Local and state governments across the country are debating how to deal with this latest surge of the Delta variant of COVID-19. This comes as health officials warn of possible future mutations worse than Delta.
As the number of cases rise across the South, President Biden told GOP governors to “get out of the way” of efforts to contain the virus.
Florida Gov. Ron DeSantis (R) fired back. “Why don’t you do your job. Why don’t you get this border secure and until you do that I don’t want to hear a blip about COVID from you,” he said during a press conference.
The president later dismissing the governor when asked to respond to his comments. “Governor Who?” the president asked with a grin.
Florida, Georgia, and Louisiana account for nearly 40 percent of current COVID hospitalizations, putting strain on their health systems and workers.
“I’ve been doing this for a year and a half, and it feels like there’s never gonna be an end,” said a tearful Melinda Hunt who works as a nurse in Louisiana.
The surge comes with summer in full swing and local fairs and festivals cranking up.
“It feels good. I got my shot so I’m OK, I hope,” Mariesia Wilson said walking around the Wisconsin State Fair.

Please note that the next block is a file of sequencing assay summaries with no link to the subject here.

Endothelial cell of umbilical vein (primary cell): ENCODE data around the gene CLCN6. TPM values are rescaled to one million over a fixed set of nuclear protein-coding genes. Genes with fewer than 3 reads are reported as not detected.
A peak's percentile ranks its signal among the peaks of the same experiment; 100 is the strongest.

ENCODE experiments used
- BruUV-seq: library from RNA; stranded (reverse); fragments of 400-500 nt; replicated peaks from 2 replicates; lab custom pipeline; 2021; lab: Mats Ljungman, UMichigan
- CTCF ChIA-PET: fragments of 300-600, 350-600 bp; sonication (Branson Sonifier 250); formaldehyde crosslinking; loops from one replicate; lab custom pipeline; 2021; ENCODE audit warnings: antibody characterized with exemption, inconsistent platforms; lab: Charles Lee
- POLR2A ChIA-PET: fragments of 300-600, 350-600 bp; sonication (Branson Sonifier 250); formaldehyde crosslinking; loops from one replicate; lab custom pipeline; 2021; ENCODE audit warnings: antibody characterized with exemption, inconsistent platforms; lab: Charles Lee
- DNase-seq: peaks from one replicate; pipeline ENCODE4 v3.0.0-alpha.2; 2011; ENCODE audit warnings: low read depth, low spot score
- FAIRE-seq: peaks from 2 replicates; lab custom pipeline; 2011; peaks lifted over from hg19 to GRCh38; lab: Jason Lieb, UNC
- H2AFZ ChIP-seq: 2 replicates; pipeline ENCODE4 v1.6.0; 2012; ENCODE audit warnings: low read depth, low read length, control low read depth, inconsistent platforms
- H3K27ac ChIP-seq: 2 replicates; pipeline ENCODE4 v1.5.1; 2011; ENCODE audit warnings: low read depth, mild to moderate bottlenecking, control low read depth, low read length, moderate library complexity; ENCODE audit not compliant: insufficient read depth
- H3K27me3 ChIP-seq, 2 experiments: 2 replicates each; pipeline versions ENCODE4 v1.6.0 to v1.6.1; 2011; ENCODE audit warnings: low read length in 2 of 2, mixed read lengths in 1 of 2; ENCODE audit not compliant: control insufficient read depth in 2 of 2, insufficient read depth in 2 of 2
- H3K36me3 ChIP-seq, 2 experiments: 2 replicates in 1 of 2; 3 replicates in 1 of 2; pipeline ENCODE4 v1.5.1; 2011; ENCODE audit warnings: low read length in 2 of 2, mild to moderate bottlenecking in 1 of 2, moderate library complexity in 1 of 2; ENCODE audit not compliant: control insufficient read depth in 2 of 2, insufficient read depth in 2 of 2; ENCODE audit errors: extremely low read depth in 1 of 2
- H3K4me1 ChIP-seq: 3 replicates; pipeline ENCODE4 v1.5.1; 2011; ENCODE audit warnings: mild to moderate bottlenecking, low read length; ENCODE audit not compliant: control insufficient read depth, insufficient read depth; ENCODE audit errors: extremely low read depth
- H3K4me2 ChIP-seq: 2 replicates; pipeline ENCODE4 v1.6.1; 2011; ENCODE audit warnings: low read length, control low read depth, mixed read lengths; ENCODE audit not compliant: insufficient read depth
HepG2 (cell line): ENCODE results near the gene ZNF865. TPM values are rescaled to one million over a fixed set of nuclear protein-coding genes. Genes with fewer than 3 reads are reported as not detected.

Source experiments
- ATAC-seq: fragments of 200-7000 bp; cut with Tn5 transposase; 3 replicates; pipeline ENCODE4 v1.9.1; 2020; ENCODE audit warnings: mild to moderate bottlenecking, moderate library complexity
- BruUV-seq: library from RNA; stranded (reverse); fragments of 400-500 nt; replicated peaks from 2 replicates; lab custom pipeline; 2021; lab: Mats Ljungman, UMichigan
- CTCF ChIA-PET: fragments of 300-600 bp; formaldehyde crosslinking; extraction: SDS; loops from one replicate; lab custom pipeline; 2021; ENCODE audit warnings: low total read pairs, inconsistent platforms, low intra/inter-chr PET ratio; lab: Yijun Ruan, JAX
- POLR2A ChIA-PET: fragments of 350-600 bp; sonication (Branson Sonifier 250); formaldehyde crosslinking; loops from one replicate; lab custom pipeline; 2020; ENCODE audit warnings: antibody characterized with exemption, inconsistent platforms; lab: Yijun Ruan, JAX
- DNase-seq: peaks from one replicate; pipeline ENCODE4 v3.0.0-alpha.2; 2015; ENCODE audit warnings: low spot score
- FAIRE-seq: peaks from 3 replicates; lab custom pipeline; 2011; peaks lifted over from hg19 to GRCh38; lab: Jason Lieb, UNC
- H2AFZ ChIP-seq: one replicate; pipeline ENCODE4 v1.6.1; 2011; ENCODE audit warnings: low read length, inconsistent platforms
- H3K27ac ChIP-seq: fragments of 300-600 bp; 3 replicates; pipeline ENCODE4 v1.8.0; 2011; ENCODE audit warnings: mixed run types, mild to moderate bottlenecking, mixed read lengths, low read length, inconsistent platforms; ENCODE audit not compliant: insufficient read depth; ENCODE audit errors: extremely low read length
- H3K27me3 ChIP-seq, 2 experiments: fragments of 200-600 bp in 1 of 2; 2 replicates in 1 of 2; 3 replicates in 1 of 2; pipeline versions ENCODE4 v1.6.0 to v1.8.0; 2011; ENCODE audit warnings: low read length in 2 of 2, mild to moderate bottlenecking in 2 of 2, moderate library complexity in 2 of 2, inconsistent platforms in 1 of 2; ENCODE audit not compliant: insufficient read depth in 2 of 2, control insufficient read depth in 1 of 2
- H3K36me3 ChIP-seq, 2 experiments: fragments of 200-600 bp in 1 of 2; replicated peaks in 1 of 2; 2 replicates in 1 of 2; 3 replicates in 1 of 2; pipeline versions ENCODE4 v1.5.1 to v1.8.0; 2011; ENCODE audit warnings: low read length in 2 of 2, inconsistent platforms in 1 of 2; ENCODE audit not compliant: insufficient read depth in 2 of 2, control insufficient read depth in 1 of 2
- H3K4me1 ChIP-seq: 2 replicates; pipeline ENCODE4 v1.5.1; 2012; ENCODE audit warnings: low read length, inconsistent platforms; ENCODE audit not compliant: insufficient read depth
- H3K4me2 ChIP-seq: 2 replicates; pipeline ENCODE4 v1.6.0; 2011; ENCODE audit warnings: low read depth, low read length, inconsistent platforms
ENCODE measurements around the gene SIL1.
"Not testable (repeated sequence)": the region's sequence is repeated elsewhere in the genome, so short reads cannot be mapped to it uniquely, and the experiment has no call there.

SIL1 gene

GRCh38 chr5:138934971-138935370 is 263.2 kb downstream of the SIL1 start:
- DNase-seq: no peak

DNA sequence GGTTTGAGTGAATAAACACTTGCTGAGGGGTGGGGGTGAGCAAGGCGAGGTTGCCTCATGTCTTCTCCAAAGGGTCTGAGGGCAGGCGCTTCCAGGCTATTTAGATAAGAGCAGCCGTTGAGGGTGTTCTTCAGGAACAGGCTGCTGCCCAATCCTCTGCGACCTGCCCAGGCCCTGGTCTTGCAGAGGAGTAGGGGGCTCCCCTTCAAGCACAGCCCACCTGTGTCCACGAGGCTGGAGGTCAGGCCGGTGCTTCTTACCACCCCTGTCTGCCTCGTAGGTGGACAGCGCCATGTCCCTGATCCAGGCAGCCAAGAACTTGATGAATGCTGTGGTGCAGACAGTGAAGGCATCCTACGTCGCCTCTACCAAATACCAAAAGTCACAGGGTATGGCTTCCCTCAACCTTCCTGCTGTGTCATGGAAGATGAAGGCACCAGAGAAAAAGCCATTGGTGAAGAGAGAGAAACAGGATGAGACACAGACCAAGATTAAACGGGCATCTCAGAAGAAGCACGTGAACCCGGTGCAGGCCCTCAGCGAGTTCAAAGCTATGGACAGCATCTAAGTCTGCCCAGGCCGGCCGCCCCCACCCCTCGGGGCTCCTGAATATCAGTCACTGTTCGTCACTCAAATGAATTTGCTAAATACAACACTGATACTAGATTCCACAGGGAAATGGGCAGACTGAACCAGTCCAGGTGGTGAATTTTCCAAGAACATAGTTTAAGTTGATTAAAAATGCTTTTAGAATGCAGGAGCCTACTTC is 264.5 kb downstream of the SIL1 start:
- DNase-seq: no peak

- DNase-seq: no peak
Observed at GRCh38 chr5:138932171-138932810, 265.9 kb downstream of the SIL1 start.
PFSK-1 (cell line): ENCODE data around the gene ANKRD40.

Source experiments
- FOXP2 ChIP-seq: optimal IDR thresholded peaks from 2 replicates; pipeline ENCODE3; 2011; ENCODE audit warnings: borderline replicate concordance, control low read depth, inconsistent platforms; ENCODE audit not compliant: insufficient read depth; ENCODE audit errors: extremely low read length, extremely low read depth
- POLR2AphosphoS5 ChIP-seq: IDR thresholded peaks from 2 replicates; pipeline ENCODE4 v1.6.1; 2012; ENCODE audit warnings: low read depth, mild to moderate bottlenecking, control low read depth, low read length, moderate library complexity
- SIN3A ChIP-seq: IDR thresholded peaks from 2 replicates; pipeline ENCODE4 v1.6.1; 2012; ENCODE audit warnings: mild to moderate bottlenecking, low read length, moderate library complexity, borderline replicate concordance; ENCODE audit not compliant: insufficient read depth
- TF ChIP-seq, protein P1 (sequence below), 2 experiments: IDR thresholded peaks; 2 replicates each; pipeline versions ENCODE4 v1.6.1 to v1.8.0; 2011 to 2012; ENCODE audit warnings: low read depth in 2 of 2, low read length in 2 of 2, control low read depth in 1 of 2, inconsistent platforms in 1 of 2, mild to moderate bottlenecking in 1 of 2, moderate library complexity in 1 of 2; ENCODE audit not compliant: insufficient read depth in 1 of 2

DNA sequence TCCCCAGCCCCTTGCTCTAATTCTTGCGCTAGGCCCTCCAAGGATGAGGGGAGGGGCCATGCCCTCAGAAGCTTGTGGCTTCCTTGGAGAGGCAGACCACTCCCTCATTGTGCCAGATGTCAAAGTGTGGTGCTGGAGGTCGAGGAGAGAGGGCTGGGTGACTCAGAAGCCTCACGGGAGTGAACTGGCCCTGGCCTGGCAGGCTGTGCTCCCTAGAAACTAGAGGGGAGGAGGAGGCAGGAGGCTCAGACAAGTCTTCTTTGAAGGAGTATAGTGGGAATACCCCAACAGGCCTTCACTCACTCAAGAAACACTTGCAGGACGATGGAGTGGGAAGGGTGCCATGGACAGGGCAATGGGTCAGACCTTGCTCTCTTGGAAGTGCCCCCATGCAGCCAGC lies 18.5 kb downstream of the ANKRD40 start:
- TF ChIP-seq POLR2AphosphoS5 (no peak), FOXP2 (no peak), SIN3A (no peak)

But now, as the school year begins, state governments are debating how to protect kids who are too young to get the shot.
New Jersey Gov. Phil Murphy (D) is expected to issue a mask mandate for students K-12 and school staff.
In Arkansas, nearly 19 percent of cases are in children under the age of 18. “Those children that cannot take a vaccine, that cannot have a vaccine at this point. Those under 12 account for more than half of that percentage,” Arkansas Secretary of Health Dr. Jose Romero told reporters.
Gov. Asa Hutchinson called the legislature into a special session and is asking them to reverse a ban on mask mandates so local school districts can require them if they want.
“This is not a debate about mask mandates for those that can make their own decisions and have means to get vaccinated. This is a discussion about the school environment where schools can make decisions to add to the public health for their own school environment and the children that they have the responsibility to protect,” Gov. Hutchinson explained.
Health officials warn the coronavirus could mutate into variants that evade current vaccines if the spread isn’t tamped down.
“And when you give it ample opportunity to mutate you may sooner or later get another variant and it is possible that that variant might be in some respects worse than the already very difficult variant we’re dealing with now,” said Dr. Anthony Fauci, director of the National Institute of Allergy and Infectious Diseases.
For the fourth consecutive week now, vaccination numbers are up. More than 70- percent of Americans have received at least one shot. Soon booster shots for immuno-compromised people, like cancer patients, will be available.